In the War Against Poaching, You’re the Front Line

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DWR Press Release

You might not realize it, but your eyes and ears are the key to fighting poaching in Utah.

Division of Wildlife Resources Captain Mitch Lane said DWR conservation officers catch plenty of wildlife violators on their own, but the officers are spread thin. That’s where you come in.

“We need your help,” Lane said. “We need you to keep your eyes and ears open while you’re enjoying time in the outdoors. If you see something that doesn’t seem right, please let us know.”

“Even if what you saw doesn’t look like a big deal to you, let us know about it,” said DWR Captain Rick Olson, “Some of our most significant cases started when someone called us with a small tip that led us to more information.”

If you see something suspicious or out of the ordinary, Olson said you shouldn’t confront people who might be committing a violation. Instead, contact the DWR immediately. You can report this activity the following ways:

–  If you see a wildlife violation occur, calling Utah’s Turn in a Poacher (UTiP) hotline is the best way to get an officer to the scene.

The hotline, 1-800-662-DEER (3337), is staffed 24 hours a day, seven days a week.

If you can’t remember the UTiP number, pull out your Utah hunting or fishing license or permit. The number is written on the license or permit.

If you can’t remember the UTiP number and you don’t have your license or permit with you because you’re not hunting or fishing, call the nearest police department or sheriff’s office. The office will send a DWR officer or another law enforcement officer to the scene.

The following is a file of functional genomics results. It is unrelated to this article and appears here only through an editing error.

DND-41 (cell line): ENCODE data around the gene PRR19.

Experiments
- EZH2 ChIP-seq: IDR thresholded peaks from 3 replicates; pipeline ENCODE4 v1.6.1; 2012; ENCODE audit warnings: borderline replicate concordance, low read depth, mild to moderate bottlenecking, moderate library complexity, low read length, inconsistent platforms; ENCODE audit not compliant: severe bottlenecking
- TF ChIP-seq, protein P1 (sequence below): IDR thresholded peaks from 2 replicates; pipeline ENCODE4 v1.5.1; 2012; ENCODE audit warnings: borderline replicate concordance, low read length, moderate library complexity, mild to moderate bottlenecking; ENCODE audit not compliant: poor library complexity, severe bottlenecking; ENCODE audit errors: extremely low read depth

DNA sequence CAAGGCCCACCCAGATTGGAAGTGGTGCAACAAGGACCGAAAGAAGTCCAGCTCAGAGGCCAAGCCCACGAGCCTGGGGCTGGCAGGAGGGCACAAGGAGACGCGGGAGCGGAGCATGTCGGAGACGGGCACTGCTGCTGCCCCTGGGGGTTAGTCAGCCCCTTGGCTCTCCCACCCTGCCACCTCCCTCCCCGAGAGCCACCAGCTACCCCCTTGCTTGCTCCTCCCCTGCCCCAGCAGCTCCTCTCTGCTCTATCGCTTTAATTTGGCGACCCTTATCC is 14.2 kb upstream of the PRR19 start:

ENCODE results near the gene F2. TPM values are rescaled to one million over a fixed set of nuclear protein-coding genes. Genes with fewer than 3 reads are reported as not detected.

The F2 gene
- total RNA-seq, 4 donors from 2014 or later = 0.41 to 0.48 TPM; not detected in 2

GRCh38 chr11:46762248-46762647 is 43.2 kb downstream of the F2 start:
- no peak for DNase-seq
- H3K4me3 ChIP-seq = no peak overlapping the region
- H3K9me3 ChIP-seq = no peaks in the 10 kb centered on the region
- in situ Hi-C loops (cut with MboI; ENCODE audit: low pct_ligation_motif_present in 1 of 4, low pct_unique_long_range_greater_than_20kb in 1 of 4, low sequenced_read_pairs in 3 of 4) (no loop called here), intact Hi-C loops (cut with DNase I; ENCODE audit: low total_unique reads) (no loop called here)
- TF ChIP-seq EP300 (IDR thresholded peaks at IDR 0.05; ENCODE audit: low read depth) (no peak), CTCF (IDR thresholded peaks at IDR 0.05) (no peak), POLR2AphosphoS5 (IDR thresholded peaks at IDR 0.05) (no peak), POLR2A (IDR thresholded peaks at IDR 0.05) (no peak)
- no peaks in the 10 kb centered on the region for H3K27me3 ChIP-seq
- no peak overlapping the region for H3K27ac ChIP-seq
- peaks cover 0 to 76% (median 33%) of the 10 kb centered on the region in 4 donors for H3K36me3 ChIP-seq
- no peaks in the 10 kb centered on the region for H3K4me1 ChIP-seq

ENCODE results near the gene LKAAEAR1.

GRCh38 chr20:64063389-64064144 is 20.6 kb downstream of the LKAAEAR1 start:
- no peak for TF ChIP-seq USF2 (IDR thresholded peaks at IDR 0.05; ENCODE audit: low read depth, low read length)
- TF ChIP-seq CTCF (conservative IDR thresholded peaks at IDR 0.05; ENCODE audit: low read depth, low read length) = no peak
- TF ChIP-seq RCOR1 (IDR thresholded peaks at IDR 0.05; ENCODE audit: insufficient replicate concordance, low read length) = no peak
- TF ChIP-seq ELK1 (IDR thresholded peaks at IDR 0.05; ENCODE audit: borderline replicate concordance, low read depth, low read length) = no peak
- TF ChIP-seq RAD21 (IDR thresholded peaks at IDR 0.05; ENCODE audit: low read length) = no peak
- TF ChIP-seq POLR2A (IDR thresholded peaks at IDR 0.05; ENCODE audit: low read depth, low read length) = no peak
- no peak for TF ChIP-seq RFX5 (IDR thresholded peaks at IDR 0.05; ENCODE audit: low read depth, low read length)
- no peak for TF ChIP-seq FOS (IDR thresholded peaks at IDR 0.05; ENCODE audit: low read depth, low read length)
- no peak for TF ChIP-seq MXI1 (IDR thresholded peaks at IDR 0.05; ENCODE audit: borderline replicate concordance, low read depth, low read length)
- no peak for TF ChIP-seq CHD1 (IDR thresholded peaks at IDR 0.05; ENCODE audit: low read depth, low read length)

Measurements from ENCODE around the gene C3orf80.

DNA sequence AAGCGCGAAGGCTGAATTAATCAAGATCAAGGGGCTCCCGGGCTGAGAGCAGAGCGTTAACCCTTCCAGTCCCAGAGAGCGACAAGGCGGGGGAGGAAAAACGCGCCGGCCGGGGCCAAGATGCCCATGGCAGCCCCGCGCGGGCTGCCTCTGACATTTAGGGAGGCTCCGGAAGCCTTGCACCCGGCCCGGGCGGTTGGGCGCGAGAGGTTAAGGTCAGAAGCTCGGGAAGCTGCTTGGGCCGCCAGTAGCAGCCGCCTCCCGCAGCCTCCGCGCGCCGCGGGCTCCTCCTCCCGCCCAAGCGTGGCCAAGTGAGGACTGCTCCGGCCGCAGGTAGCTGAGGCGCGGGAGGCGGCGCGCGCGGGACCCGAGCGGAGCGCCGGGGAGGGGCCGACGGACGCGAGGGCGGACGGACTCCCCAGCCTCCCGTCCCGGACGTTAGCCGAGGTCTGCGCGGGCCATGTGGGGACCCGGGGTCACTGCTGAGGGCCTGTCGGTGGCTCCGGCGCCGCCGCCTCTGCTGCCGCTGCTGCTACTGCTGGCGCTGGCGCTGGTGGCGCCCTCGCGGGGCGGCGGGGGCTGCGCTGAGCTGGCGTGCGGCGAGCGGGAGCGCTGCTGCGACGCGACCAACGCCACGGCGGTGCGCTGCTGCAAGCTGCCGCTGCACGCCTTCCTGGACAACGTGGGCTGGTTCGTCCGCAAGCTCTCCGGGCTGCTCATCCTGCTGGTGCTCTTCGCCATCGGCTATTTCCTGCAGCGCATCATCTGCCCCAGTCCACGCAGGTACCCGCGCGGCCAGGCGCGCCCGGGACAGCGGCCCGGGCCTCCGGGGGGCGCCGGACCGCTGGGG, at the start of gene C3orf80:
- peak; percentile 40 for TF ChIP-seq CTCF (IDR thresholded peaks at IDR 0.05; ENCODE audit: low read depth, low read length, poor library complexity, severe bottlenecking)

Be a good witness

A license plate number is the most important piece of information you can give to officers. Olson said callers often provide only the color of the suspect’s vehicle. “That’s good information to have, but what we really need is a license plate number,” he explained. 

A description of the person and the location where the incident is occurring are also crucial. “If you have a GPS unit with you, give us the coordinates,” Olsen said. “GPS coordinates are really helpful in getting us to the right spot as quick as possible.”

Sharing information

If you find something suspicious that isn’t an emergency—for example, if you come across a dead big game animal that’s missing its head—or if you have any other information you want to share about a possible wildlife violation, you can report it two ways:

–  Call 1-800-662-3337

–  Email the information to officers at turninapoacher@utah.gov.

Olson said if you provide the information via email, officers won’t receive it immediately. “If you send information to us via email, it might be a day or two before we can get back with you,” he explained, “If you need to reach us right away, call 1-800-662-3337.”

“Officers on patrol” Web page

Visiting the “Officers on patrol” Web page is a great way to learn about some of Utah’s recent poaching arrests and to stay current on poaching cases DWR officers need your help with.

The page is available at www.wildlife.utah.gov/dwr/news/officers-on-patrol.html.

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